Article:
Galileo K-12 Online benchmark assessments serve two functions simultaneously. One is to provide teachers with timely feedback regarding which standards their students have and have not mastered. The other is to forecast the students’ likely performance on the high stakes statewide assessment such as AIMS in Arizona or MCAS in Massachusetts. Both of these functions are equally important, and in most cases both goals are achieved in harmony by the single benchmark assessment. However, there are some cases where the two goals are in conflict. In today’s post, I want to alert district administrators to a potential problem and to give them a way to avoid it when planning benchmark assessments.
In the typical scenario, a benchmark assessment is given to all students in the district in a given grade level. For example, all fifth-graders in the district might take a fifth-grade math benchmark assessment. It is expected that all of these students will also take the fifth-grade math high-stakes statewide assessment. This is important because the benchmark assessment must be aligned to the statewide assessment in order to generate cut scores for performance levels and to forecast student performance on the statewide assessment. If the same set of students is expected to take both the benchmark assessment and the statewide assessment, then the comparison between the two assessments is essentially a comparison of apples to apples, and all is well. The cut scores that are calculated for the benchmark assessment should provide accurate forecasts of student performance on the statewide assessment and, in fact, the accuracy rate for Galileo K-12 Online benchmark assessments is quite high (see the Galileo K-12 Online Technical Manual.)
There are cases, however, where the set of students taking a benchmark assessment is not the same as the set that will be taking the statewide assessment. In these cases, the calculation of accurate cut scores for benchmark assessments becomes more complicated. A common scenario is one in which advanced 8th-graders are taking a high school algebra course and, quite reasonably, they take the high school math benchmark assessments instead of the 8th grade math benchmark assessments. This makes perfect sense for the first goal of benchmark assessments: providing feedback to teachers regarding student mastery of state standards. It does, however, create problems for the goal of forecasting student performance on the statewide assessment. In most cases these students will be taking the 8th grade statewide assessment, and not the high school statewide assessment, and so the comparison when calculating cut scores becomes one of apples to oranges.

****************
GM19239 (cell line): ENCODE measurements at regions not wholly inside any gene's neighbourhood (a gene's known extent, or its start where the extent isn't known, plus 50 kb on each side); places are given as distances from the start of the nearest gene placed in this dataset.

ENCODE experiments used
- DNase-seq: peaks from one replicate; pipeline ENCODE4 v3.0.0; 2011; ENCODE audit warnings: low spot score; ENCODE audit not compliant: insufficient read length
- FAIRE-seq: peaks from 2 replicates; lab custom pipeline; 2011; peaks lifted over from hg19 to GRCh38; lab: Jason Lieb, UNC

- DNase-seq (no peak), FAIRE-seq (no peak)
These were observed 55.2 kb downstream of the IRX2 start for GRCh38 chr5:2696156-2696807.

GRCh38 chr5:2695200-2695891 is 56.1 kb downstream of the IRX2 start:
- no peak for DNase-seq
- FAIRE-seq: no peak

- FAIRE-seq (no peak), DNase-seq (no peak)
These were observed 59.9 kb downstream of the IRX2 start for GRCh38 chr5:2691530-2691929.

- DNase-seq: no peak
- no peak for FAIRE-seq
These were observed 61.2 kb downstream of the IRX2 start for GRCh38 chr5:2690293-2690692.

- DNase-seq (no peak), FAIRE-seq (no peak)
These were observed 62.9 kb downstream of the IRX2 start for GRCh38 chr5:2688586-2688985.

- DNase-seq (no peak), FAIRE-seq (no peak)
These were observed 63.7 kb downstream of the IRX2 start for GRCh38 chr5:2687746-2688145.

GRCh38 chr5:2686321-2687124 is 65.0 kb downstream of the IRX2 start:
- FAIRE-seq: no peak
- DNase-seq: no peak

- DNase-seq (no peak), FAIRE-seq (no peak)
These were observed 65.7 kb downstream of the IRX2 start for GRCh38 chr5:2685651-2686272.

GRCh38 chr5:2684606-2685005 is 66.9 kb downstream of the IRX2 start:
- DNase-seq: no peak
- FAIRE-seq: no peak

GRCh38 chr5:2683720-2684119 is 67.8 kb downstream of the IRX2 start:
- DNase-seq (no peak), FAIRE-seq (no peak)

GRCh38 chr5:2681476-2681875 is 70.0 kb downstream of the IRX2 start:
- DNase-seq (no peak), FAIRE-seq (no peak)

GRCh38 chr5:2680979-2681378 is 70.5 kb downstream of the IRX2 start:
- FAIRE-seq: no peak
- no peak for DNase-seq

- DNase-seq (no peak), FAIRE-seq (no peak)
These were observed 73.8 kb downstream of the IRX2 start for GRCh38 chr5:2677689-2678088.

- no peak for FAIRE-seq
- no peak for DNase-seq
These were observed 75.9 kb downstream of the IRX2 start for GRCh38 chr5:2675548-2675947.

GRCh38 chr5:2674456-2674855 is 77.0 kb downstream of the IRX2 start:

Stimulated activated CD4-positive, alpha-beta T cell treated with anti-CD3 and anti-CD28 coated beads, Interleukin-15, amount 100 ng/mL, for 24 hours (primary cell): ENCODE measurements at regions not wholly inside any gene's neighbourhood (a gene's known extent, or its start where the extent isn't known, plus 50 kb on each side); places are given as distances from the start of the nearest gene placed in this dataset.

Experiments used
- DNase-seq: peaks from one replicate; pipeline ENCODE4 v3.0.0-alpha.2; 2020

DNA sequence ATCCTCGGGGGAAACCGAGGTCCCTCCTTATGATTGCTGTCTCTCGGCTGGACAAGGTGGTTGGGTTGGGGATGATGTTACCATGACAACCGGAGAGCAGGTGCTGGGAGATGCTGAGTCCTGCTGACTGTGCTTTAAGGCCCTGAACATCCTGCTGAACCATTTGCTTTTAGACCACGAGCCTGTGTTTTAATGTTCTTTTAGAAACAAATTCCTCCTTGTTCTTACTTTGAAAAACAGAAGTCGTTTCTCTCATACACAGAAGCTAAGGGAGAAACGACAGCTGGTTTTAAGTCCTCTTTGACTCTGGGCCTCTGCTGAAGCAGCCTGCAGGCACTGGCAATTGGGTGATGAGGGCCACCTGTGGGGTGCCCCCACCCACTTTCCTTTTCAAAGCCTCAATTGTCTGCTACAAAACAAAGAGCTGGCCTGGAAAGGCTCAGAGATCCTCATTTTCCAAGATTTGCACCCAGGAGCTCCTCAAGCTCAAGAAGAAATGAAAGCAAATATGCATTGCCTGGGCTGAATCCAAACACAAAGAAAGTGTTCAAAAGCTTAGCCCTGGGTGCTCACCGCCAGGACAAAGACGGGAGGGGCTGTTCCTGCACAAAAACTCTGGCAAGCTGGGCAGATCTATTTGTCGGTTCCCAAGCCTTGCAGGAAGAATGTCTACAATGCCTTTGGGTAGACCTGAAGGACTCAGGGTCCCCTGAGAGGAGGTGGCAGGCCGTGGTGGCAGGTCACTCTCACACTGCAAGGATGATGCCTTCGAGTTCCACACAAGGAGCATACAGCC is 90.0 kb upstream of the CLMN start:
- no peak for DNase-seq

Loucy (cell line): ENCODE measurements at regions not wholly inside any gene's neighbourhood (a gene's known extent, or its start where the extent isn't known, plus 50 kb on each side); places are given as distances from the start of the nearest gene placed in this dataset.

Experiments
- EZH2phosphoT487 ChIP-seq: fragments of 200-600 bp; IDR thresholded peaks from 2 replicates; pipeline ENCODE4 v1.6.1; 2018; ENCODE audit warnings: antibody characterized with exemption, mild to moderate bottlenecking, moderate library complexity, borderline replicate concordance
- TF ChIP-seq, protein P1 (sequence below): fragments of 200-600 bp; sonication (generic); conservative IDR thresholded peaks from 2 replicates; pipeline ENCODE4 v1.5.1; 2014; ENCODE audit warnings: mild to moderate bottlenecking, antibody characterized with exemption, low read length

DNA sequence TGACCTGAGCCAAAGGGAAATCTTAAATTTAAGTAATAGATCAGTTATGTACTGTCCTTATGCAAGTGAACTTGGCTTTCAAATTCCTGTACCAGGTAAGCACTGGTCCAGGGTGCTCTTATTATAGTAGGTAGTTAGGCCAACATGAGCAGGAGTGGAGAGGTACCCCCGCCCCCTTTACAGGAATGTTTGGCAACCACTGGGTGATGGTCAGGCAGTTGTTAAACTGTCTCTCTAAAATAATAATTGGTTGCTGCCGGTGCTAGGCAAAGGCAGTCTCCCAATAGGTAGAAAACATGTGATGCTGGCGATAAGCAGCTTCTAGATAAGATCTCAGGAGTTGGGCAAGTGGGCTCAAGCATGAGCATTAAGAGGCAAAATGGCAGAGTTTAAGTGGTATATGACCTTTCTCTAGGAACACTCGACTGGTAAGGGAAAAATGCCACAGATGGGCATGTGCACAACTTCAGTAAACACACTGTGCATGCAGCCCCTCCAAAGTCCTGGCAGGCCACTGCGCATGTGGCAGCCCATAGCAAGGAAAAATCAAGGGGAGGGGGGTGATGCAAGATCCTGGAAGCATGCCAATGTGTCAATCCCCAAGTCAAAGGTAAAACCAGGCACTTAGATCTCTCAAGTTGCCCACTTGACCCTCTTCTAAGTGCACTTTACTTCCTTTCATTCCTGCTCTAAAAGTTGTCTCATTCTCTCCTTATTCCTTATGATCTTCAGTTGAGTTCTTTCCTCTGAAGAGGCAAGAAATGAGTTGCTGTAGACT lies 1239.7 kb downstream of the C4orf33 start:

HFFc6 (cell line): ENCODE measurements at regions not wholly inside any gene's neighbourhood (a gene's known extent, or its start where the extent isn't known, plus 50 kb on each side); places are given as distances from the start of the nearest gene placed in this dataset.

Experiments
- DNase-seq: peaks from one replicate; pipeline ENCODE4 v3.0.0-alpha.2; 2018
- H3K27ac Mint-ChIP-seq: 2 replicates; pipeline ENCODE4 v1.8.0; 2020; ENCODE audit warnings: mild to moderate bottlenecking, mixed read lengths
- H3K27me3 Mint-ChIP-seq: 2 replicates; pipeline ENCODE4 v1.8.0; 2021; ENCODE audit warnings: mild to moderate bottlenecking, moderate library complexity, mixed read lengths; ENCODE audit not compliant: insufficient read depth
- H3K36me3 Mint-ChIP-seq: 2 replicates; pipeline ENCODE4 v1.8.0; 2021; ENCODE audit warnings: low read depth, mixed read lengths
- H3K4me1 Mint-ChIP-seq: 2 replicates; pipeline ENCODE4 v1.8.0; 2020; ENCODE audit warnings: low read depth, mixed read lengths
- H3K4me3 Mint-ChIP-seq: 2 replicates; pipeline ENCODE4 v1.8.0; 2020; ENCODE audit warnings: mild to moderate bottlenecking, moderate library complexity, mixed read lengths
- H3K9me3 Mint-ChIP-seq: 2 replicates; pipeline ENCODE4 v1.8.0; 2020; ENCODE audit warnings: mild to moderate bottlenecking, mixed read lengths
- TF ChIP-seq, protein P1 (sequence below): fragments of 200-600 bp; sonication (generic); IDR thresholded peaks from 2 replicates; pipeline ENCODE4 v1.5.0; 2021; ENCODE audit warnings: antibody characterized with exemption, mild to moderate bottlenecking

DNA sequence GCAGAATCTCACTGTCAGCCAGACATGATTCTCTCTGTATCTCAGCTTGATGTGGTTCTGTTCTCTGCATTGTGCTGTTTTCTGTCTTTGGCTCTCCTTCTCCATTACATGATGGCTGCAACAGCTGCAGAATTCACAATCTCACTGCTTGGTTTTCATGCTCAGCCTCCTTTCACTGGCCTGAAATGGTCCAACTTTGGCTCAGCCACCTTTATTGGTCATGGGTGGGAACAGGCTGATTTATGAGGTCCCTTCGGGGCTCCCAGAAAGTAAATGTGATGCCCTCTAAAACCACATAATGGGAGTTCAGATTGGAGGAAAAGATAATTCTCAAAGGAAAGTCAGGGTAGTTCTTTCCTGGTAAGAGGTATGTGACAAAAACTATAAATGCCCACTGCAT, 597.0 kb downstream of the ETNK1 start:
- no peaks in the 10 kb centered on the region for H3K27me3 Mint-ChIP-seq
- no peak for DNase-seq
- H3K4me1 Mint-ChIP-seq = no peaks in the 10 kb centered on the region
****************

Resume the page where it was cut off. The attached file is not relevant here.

In order to calculate accurate cut scores for the high school math benchmark assessment in the above scenario, the scores from the 8th grade students must be removed from the data set, so that the set of students on the benchmark assessment will be the same as the set of students who will be taking the high school statewide assessment. Additionally, care must be taken when calculating the cut scores for the 8th grade math benchmark assessment. This is because a specific region of the student distribution, the advanced students, will not be present in the distribution of scores for the 8th grade benchmark. If no adjustment is made to account for the absence of the advanced students, then the cut scores that are calculated will be too low, and too many students will be classified as being likely to pass the statewide assessment. This, of course, will result in rude surprises when the statewide assessment results come in.
The take-home message, then, is to be sure to be clear about who will be taking benchmark assessments when you are planning them. Steps can be taken in cases such as the one described here to make sure that the cut scores on benchmark assessments are accurate, but only if ATI knows about the unusual circumstances in advance. If you are designing benchmark assessments in Galileo K-12 Online and there will be any out-of-grade testing, or if the set of students on the benchmark assessment will not be the same as the set that is taking a particular statewide assessment, please let your Field Services or Educational Management Services representative know right away. Forearmed with as much information as possible, ATI can work with your district to make sure that the benchmark assessments provide accurate forecasts of student performance on statewide assessments as well as providing timely feedback regarding the mastery of standards to classroom teachers.